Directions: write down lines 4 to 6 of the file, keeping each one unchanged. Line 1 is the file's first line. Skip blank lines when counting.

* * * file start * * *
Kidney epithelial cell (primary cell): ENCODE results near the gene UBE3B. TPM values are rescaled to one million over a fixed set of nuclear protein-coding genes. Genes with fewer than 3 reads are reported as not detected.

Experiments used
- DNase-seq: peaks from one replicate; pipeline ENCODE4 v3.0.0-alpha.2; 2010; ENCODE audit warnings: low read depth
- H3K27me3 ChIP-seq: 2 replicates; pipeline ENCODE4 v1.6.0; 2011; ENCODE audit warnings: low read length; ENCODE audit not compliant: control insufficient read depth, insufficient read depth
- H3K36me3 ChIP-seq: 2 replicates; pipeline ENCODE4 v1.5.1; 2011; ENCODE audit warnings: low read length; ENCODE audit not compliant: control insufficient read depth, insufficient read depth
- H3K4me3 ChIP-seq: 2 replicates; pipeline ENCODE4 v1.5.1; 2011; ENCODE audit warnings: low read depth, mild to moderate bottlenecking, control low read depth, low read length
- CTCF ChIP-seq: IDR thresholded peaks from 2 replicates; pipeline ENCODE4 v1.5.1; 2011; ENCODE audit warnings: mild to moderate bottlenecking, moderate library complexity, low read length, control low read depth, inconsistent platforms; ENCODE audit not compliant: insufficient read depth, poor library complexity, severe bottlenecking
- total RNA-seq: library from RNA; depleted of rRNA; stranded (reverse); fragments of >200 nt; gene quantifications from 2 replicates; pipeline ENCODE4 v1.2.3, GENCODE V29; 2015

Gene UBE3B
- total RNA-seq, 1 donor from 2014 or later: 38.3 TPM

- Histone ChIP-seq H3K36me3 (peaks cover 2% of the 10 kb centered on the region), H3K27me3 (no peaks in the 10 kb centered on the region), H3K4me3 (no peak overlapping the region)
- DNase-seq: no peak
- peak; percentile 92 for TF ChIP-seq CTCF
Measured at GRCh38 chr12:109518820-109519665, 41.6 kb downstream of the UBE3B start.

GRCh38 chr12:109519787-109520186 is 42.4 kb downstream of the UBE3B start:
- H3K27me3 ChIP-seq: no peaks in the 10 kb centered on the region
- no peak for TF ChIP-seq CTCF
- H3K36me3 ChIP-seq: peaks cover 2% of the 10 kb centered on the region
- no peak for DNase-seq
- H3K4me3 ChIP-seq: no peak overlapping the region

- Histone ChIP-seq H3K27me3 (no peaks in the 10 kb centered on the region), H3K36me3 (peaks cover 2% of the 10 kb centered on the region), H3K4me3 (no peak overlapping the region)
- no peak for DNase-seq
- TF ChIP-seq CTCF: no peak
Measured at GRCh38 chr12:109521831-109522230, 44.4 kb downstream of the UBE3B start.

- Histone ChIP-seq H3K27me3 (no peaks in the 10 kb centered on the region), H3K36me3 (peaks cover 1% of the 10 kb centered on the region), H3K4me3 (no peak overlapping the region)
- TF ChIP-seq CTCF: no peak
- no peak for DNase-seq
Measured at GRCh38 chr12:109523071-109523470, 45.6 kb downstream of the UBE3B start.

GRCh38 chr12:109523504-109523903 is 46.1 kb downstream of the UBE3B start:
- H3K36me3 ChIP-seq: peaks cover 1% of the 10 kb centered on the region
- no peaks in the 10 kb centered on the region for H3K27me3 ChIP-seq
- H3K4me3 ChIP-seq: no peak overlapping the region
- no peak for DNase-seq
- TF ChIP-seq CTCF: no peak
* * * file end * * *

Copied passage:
- H3K27me3 ChIP-seq: 2 replicates; pipeline ENCODE4 v1.6.0; 2011; ENCODE audit warnings: low read length; ENCODE audit not compliant: control insufficient read depth, insufficient read depth
- H3K36me3 ChIP-seq: 2 replicates; pipeline ENCODE4 v1.5.1; 2011; ENCODE audit warnings: low read length; ENCODE audit not compliant: control insufficient read depth, insufficient read depth
- H3K4me3 ChIP-seq: 2 replicates; pipeline ENCODE4 v1.5.1; 2011; ENCODE audit warnings: low read depth, mild to moderate bottlenecking, control low read depth, low read length